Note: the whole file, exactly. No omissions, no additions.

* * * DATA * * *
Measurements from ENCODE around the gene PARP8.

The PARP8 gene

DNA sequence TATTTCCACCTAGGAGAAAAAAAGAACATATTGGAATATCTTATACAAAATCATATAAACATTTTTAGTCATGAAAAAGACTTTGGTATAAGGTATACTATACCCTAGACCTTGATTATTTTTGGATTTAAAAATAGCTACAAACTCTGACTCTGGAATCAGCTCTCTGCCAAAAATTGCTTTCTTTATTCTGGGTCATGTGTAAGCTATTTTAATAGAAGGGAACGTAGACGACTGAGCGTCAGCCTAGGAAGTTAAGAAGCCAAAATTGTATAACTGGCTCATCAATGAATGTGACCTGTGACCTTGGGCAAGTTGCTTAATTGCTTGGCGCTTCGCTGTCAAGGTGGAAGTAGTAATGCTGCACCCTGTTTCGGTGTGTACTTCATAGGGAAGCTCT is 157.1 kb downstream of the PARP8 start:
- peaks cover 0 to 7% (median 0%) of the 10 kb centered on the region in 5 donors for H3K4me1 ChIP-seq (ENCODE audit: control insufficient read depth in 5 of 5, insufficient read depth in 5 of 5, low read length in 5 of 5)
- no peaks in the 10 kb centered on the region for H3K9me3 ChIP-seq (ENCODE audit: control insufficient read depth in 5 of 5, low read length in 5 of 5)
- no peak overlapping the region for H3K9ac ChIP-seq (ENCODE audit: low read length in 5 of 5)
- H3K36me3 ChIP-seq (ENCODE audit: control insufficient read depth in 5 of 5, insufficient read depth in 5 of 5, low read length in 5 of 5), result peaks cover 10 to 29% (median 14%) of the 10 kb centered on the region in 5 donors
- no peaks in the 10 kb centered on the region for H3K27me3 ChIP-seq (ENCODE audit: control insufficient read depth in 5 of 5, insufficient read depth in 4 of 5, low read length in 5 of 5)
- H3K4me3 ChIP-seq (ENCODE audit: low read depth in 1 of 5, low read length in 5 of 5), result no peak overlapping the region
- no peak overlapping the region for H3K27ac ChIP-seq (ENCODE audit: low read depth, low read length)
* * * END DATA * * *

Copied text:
Measurements from ENCODE around the gene PARP8.

The PARP8 gene

DNA sequence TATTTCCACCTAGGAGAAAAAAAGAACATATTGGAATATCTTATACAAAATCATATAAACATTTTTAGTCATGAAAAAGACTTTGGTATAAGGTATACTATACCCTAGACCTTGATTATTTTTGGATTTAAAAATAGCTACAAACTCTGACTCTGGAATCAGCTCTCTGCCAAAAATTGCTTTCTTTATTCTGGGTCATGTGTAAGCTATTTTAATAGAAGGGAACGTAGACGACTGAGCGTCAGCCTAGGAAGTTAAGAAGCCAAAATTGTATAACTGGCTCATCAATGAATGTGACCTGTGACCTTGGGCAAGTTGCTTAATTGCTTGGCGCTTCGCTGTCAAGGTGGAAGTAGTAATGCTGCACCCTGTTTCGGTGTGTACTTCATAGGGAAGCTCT is 157.1 kb downstream of the PARP8 start:
- peaks cover 0 to 7% (median 0%) of the 10 kb centered on the region in 5 donors for H3K4me1 ChIP-seq (ENCODE audit: control insufficient read depth in 5 of 5, insufficient read depth in 5 of 5, low read length in 5 of 5)
- no peaks in the 10 kb centered on the region for H3K9me3 ChIP-seq (ENCODE audit: control insufficient read depth in 5 of 5, low read length in 5 of 5)
- no peak overlapping the region for H3K9ac ChIP-seq (ENCODE audit: low read length in 5 of 5)
- H3K36me3 ChIP-seq (ENCODE audit: control insufficient read depth in 5 of 5, insufficient read depth in 5 of 5, low read length in 5 of 5), result peaks cover 10 to 29% (median 14%) of the 10 kb centered on the region in 5 donors
- no peaks in the 10 kb centered on the region for H3K27me3 ChIP-seq (ENCODE audit: control insufficient read depth in 5 of 5, insufficient read depth in 4 of 5, low read length in 5 of 5)
- H3K4me3 ChIP-seq (ENCODE audit: low read depth in 1 of 5, low read length in 5 of 5), result no peak overlapping the region
- no peak overlapping the region for H3K27ac ChIP-seq (ENCODE audit: low read depth, low read length)